May 14, 2013 05:43 PM

Why Foxconn's Switch to Robots Hasn't Been Automatic


(Beijing) – In the face of rising labor costs in recent years, manufacturing companies at home and abroad have tried to find new ways to control spending and improve productivity.

At the same time, Foxconn International Holdings, the original equipment manufacturer for companies such as Apple Inc. and its iPhones and iPads, has been at the center of controversy over its labor practices since a spate of worker suicides at its facilities in 2010.

This prompted the company to give employees a raise. In June 2010, Foxconn said that starting from October 1, 2010 its entry-level workers' wages would be increased to 2,000 yuan per month from 1,200 yuan after a three-month probation.

It also spurred Foxconn to speed up its pursuit of automation. The company's president, Terry Guo, said in 2010 that it would produce 1 million Foxbots, a mechanical arm researched and developed by Foxconn to perform dull and dangerous jobs. The robots would be implemented from 2012 to 2015 to increase the rate of automation and productivity.

However, a poor financial showing in 2012 has become an obstacle realizing the plan. Foxconn's net loss in 2012 was US$ 316 million, the biggest loss it has suffered since listing in Hong Kong in 2005, the company's financial report shows.

Liu Kun, a spokesperson for Foxonn, said it would continue with automation. "Nowadays, young workers are picky about their workplaces, and it's become difficult for us to find workers."

Automation Strategy

Earlier this year at a workshop in Foxconn's Longhua factory in Shenzhen, hundreds of Foxbots were tested. This was the result of years of effort for Foxconn. Around 2006, Guo hired a batch of experts from the Massachusetts Institute of Technology to work full time on researching and developing robots.

Some 15 models of the Foxbot were completed in 2009. They were designed for tasks such as assembling, moving and polishing. In 2010, these robots were put into mass production in Foxconn's Jincheng plant in Shanxi Province.

In recent years, more and more Chinese manufacturing companies have accelerated their pace of automation. From 2008 to 2011, the rate of automation among these firms increased 210 percent, a recent report by International Federation of Robotics said.

No Easy Task

However, Foxconn has run into some difficulty in its automation efforts.

"Obviously, Terry Guo overestimated the pace of using Foxbots to replace workers," a Foxconn equipment supplier who declined to be named said.

So far, some 20,000 Foxbots have been produced by Foxconn, a source close to the company said, but half of them are still in the warehouse.

The reason Foxconn researched and developed the robots on its own was to reduce costs. The company has said its core competitiveness for making the robots was that it had the material, parts and software.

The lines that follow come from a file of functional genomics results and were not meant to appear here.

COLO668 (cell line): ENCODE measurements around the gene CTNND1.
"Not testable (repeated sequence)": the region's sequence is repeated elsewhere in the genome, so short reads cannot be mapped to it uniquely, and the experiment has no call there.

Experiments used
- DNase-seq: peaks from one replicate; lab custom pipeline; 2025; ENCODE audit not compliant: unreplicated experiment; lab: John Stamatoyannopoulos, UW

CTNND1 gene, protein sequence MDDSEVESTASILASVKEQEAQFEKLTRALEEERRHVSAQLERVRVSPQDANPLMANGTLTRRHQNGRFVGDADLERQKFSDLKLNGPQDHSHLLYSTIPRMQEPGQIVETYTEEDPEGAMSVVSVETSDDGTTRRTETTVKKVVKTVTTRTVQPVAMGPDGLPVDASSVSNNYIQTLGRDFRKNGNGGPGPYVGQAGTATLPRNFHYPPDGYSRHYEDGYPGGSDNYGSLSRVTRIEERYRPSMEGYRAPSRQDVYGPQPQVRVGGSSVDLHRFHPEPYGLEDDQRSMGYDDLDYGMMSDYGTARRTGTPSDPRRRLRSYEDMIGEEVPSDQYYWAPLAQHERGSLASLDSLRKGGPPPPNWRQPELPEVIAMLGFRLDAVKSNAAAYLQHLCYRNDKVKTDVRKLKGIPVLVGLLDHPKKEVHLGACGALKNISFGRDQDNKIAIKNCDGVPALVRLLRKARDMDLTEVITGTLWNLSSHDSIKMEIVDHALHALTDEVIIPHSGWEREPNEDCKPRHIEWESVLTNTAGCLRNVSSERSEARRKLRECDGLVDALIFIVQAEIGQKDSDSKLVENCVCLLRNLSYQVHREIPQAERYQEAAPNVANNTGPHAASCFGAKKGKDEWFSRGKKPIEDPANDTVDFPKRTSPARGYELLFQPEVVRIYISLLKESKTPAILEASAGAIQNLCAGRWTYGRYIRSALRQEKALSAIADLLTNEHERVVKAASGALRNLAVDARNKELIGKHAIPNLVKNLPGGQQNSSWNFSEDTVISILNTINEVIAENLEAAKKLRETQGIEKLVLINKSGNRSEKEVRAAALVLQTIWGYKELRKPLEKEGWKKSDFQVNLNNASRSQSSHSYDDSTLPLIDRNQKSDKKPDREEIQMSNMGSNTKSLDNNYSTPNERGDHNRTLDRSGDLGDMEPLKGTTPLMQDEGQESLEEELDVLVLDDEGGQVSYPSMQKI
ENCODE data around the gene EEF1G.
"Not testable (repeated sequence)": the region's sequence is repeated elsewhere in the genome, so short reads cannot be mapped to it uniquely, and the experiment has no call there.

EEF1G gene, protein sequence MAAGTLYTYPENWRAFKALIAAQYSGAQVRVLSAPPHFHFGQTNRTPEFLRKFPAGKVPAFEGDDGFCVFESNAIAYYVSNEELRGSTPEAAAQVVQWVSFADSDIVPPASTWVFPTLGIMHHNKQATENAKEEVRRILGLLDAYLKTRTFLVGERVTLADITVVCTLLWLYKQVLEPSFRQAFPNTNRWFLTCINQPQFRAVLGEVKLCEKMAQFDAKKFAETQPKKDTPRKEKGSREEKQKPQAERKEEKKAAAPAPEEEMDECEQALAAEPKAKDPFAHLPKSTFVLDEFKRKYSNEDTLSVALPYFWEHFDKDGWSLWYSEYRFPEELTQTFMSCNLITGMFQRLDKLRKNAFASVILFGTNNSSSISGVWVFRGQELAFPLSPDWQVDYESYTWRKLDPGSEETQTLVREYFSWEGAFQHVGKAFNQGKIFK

But research and development of robots requires huge capital and forced Foxconn to seek ways to control expenses.

Also, some department heads oppose using robots to replace workers because of the difficulties in redesigning production lines.

"The transformation from workers' manual labor to using the robots means the models of production will be changed and the changes are complicated," said Xu Fang, director of the Center Research Institute at high-tech company SIASUN Robot & Automation Co. Ltd.

At Foxconn, some jobs require workers to use their judgment. The tasks may appear simple, but robots cannot be used to perform them because they lack decision-making ability. This was another reason that some departments were opposed to using the Foxbot.

Replacing manpower with robots would also require a long period of development, Ge Huanqing, vice chairman of the Shenzhen Robotics Association, said.

Pushed by Clients

Some of Foxconn's clients have encouraged it to pursue automation.

The automation rate of production lines that make ink cartridges for Hewlett-Packard Co. printers is the highest at Foxconn's Longhua factory. This production line was designed and manufactured by HP and has been used by Foxconn since April 2011.

Only five to 10 workers are needed on each line, about one-tenth of the previous number, Foxconn documents shows. This workshop can produce 30 percent of HP's ink cartridge production for Asia.

Apple has also urged Foxconn to buy automation equipment, such as machines made by Fanuc Corp., a Japanese company that is one of the world's largest industrial robot and factory automation firms, a department head at Foxconn said.

"After all, Foxconn is a manufacturer for other companies' original equipment and its clients have already completed the product design," Yang Zhiqiang, editor in chief at automation website, said. "So if a company wants to use robots to make products, at the beginning the company needs to consider the robot design in order to fit the production line."

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